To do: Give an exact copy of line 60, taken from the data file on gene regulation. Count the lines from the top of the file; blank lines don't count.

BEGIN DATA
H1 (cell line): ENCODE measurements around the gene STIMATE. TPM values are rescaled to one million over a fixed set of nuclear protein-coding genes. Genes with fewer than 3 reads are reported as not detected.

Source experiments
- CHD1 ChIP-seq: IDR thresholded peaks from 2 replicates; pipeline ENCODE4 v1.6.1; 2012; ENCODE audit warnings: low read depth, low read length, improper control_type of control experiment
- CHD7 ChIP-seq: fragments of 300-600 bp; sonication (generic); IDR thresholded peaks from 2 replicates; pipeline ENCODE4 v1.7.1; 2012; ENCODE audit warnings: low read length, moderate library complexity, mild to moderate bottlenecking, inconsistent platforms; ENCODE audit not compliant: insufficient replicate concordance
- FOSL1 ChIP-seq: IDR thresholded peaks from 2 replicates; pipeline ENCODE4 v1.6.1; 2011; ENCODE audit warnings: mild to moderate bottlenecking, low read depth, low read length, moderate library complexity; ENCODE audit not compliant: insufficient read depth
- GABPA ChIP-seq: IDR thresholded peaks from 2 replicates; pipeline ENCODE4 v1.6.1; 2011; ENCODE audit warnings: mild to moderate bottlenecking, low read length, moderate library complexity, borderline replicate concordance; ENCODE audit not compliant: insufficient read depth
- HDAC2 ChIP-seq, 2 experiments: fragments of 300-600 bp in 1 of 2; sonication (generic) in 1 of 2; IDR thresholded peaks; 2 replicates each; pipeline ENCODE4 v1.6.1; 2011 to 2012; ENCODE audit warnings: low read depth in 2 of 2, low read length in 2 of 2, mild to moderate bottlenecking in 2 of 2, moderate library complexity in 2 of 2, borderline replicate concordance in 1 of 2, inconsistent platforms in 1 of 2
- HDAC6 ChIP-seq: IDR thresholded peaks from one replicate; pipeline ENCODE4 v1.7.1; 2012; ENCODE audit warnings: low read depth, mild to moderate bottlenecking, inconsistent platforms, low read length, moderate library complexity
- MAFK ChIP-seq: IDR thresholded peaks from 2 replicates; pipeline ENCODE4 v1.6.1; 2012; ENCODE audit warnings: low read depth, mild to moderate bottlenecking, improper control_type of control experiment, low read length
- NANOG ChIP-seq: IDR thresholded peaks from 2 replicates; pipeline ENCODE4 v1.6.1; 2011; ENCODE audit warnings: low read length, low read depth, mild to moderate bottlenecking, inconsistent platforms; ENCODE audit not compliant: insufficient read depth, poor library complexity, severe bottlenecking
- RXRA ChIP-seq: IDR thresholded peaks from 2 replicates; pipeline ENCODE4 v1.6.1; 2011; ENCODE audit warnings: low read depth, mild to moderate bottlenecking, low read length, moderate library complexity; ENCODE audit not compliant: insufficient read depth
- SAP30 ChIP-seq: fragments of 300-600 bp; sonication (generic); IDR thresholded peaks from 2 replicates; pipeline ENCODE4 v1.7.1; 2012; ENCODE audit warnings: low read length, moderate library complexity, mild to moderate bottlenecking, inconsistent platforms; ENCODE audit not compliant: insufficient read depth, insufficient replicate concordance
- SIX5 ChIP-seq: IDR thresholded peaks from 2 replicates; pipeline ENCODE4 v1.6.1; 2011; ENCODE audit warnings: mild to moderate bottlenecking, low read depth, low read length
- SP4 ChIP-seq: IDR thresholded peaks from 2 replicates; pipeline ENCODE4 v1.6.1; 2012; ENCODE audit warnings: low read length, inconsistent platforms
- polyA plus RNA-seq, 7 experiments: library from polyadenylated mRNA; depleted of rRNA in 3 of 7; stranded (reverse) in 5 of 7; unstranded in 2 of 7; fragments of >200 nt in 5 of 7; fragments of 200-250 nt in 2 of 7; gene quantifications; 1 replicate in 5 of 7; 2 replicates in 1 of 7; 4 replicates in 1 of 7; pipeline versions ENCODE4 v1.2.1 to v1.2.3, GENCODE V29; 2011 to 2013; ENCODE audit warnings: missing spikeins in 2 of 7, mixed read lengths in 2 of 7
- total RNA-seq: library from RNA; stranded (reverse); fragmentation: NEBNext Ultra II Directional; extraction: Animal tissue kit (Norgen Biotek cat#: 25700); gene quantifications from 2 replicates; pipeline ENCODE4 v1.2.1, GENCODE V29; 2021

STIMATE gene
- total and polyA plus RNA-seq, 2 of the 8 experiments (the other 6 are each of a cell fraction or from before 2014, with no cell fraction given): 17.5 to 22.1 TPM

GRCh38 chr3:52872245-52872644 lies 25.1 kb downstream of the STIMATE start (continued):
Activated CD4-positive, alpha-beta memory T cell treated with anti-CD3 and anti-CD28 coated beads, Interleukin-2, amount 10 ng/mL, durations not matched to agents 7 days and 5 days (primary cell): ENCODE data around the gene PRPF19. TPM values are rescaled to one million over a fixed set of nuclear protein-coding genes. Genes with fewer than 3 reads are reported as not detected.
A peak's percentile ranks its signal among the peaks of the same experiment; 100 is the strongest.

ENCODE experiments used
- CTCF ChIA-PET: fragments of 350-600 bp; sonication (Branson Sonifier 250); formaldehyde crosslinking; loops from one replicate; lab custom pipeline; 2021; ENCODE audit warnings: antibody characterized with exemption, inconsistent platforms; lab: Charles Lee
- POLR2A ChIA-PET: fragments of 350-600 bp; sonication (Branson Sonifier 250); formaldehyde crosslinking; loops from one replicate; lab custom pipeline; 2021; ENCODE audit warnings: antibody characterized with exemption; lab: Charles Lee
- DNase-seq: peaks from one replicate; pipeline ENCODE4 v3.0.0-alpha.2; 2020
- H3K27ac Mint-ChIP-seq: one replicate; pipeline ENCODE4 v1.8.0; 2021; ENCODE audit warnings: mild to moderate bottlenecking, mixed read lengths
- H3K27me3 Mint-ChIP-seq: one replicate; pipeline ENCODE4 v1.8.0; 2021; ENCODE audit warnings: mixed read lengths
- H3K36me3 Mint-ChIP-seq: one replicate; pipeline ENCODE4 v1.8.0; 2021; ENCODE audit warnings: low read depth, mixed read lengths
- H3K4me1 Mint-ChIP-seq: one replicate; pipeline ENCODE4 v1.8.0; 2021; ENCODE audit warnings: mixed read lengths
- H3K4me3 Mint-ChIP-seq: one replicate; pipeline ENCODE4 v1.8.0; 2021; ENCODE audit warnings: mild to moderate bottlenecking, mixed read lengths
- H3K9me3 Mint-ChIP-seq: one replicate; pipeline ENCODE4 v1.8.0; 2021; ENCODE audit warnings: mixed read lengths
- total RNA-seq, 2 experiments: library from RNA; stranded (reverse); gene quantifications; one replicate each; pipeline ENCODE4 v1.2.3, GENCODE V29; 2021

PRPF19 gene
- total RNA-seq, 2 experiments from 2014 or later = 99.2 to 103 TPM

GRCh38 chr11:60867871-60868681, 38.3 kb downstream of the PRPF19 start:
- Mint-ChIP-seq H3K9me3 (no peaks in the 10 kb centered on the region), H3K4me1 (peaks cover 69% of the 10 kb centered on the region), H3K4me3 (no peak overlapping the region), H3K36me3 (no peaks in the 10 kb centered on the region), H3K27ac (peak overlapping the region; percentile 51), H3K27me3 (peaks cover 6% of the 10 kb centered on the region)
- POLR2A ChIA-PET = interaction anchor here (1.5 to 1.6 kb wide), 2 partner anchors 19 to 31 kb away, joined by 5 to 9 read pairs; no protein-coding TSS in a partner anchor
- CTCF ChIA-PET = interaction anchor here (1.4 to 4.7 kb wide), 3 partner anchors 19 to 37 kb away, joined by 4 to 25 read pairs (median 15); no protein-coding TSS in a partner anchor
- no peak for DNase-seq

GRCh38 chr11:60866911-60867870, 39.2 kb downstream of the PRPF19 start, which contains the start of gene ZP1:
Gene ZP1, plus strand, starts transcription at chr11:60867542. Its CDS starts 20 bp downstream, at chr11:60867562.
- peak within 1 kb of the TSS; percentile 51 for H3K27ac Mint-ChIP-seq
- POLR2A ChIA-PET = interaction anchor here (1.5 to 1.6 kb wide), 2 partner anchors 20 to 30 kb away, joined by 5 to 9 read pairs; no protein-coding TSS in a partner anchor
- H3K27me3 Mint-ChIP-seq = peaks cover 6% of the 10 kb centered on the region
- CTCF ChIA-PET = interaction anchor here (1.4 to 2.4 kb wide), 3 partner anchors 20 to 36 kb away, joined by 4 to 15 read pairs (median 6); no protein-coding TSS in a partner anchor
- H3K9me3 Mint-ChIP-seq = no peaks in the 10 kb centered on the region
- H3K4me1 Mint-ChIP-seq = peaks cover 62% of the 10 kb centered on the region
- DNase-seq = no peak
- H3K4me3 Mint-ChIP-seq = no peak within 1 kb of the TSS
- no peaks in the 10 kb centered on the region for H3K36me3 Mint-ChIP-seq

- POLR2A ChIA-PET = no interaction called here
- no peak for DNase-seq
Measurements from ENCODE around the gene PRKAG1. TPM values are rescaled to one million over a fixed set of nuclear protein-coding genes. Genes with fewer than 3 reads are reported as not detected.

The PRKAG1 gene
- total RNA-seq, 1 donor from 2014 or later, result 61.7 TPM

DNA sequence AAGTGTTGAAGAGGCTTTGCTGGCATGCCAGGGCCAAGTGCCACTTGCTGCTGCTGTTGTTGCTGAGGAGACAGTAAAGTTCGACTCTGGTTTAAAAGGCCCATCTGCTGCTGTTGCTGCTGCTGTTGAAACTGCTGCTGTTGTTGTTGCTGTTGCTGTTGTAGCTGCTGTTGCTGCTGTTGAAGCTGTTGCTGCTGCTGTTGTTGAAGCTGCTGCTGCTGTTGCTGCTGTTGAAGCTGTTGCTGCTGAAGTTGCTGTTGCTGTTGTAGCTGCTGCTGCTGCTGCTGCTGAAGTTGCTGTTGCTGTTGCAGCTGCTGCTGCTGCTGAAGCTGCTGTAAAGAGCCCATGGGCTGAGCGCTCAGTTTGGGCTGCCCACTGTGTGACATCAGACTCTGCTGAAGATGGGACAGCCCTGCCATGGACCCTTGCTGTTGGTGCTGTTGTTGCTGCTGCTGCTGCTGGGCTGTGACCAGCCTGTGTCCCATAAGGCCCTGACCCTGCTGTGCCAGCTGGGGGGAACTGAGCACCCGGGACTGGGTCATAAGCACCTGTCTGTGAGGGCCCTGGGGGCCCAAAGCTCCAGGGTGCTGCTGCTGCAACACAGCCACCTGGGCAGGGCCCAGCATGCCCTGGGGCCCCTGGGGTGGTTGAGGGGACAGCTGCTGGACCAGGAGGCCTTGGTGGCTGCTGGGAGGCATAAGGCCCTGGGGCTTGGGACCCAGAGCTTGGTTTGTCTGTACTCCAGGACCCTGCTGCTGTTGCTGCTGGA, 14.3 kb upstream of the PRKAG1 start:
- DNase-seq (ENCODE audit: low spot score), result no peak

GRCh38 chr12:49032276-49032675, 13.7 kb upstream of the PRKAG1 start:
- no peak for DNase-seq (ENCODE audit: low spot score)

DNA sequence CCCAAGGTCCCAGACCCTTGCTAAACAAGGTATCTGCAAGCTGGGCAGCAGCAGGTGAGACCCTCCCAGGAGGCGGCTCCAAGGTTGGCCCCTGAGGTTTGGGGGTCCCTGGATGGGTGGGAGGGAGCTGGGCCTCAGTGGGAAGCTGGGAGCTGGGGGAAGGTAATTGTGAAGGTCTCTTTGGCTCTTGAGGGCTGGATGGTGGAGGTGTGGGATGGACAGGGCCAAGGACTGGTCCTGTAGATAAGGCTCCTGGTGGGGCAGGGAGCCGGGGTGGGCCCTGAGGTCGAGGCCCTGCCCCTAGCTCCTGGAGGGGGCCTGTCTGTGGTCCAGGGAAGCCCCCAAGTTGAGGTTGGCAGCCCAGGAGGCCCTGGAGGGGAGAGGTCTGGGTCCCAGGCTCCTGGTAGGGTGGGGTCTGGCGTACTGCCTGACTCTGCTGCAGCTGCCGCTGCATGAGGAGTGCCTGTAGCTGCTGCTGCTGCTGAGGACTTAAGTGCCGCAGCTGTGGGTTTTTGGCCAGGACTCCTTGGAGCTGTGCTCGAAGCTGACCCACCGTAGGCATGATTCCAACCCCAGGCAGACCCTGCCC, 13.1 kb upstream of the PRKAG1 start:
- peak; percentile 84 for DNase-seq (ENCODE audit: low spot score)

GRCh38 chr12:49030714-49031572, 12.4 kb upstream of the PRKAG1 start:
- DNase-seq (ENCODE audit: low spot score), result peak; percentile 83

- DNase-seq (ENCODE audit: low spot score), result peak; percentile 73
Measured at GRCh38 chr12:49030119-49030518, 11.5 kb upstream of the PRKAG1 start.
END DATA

DNA sequence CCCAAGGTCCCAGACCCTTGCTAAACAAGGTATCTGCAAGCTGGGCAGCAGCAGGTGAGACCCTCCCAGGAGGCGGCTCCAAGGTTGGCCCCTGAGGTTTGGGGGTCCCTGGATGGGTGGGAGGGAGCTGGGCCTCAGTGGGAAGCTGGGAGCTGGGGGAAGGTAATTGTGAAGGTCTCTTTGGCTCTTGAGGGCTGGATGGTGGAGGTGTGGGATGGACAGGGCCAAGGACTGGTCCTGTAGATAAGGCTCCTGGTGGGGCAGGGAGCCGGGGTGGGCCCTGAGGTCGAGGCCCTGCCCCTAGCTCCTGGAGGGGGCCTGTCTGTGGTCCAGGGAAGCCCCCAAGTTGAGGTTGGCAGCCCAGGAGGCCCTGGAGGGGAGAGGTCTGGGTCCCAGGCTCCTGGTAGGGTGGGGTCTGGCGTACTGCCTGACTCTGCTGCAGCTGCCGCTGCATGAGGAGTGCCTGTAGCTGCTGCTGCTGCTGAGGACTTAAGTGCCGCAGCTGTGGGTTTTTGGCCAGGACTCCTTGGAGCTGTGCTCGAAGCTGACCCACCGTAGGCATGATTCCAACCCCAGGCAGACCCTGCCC, 13.1 kb upstream of the PRKAG1 start: